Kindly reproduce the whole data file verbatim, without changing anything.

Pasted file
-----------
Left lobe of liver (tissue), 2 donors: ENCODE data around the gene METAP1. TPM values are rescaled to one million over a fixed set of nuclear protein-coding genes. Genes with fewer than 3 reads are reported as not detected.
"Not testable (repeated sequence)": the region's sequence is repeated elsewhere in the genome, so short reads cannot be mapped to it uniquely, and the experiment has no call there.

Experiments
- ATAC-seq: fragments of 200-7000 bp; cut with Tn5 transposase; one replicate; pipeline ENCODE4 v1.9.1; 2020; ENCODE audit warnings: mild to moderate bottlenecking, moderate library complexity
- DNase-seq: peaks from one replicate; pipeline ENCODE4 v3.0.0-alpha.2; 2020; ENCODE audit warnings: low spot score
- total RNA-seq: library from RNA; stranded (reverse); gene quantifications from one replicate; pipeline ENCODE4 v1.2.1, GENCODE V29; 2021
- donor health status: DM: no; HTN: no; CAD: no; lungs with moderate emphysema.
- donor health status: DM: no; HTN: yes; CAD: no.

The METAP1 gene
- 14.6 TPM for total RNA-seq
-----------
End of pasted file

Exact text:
Left lobe of liver (tissue), 2 donors: ENCODE data around the gene METAP1. TPM values are rescaled to one million over a fixed set of nuclear protein-coding genes. Genes with fewer than 3 reads are reported as not detected.
"Not testable (repeated sequence)": the region's sequence is repeated elsewhere in the genome, so short reads cannot be mapped to it uniquely, and the experiment has no call there.

Experiments
- ATAC-seq: fragments of 200-7000 bp; cut with Tn5 transposase; one replicate; pipeline ENCODE4 v1.9.1; 2020; ENCODE audit warnings: mild to moderate bottlenecking, moderate library complexity
- DNase-seq: peaks from one replicate; pipeline ENCODE4 v3.0.0-alpha.2; 2020; ENCODE audit warnings: low spot score
- total RNA-seq: library from RNA; stranded (reverse); gene quantifications from one replicate; pipeline ENCODE4 v1.2.1, GENCODE V29; 2021
- donor health status: DM: no; HTN: no; CAD: no; lungs with moderate emphysema.
- donor health status: DM: no; HTN: yes; CAD: no.

The METAP1 gene
- 14.6 TPM for total RNA-seq